The British Property Federation has told an influential committee of MPs that in order for high streets to survive, they need to contract and empty units should be converted for other uses, such as residential and even community facilities like doctors and dentists surgeries.
Giving evidence at the Business, Innovation and Skills (BIS) inquiry into the retail sector, chief executive of the British Property Federation, Liz Peace, also highlighted the damaging impact of business rates – both to retailers and landlords in the form of empty property rates – in driving money away from where it was most needed to help maintain and regenerate high streets.
Liz says: “The 20th century saw a rapid expansion of high streets that simply cannot be supported today. Even putting aside the current economic troubles, there’s less demand for high street retail and we’re likely to witness further contractions, particularly outside the retail core.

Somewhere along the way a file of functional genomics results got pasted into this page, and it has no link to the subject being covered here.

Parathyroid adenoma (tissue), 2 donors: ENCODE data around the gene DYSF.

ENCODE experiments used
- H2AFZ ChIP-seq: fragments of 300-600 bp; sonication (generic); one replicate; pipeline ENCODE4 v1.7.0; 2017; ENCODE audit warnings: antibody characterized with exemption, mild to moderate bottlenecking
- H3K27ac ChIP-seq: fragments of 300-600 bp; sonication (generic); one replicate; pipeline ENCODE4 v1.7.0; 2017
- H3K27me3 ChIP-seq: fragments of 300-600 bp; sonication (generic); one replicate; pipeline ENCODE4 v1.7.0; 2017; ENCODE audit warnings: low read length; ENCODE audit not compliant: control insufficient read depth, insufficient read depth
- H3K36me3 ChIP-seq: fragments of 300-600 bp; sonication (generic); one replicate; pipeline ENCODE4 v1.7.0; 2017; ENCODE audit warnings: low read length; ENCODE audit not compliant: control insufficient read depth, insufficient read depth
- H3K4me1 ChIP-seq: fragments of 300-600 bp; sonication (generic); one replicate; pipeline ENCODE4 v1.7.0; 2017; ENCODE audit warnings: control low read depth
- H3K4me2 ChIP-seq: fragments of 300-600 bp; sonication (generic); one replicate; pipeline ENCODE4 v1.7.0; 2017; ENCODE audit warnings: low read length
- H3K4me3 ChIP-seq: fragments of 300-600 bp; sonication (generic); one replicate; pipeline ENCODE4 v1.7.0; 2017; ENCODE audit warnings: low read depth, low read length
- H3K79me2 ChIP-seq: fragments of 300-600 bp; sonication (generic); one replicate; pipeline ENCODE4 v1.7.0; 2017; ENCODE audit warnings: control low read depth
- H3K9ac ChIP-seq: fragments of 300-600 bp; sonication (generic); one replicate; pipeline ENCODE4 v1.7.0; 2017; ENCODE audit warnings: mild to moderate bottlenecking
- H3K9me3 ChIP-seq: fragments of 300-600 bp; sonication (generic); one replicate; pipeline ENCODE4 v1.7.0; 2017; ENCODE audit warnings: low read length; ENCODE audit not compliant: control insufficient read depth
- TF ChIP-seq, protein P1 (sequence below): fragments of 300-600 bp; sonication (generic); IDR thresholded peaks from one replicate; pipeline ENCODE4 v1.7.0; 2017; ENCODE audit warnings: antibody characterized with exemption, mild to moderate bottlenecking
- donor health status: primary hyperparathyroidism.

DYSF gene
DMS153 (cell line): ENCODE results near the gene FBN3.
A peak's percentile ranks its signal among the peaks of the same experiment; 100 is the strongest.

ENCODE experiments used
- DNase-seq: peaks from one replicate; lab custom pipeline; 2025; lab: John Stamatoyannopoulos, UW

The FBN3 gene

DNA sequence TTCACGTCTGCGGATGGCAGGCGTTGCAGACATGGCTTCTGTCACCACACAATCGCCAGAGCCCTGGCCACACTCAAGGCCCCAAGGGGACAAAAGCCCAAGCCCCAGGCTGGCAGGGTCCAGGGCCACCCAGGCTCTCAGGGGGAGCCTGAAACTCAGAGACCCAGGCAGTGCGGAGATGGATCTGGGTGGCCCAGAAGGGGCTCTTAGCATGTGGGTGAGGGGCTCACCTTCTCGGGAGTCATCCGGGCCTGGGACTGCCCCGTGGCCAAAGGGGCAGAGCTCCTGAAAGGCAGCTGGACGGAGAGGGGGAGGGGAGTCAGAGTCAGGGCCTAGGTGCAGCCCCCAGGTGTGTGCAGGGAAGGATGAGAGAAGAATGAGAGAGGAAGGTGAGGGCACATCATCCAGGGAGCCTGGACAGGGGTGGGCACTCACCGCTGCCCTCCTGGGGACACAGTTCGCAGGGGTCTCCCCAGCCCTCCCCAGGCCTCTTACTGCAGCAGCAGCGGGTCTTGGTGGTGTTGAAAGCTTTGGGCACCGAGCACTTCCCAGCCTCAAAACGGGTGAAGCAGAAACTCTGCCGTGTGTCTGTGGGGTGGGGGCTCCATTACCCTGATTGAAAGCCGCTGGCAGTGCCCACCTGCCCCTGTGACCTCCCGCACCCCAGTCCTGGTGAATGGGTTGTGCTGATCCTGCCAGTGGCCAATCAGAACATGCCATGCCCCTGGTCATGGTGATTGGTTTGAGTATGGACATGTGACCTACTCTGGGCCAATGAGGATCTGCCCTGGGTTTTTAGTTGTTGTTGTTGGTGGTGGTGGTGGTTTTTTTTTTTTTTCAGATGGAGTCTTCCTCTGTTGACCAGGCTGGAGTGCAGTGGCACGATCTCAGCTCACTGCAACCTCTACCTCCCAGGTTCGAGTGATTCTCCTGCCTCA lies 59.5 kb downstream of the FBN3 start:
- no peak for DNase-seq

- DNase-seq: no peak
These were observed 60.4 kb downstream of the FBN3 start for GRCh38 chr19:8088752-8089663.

“Facilitating this shrinkage while finding alternative uses for properties that clearly have no retail future is where the focus should be. And the solution isn’t necessarily retail – there are other uses, like doctors and dentists surgeries as well as residential that could occupy these buildings and drive football.
“With business rates in most parts of the country increasing far more rapidly than rents, and by over 200% since 1991, the burden to both retailers and landlords continues to increase.
“In terms of the bigger picture it needs to be considered whether a tax that exaggerates the advantages of internet retailers over the high street is fair at all.”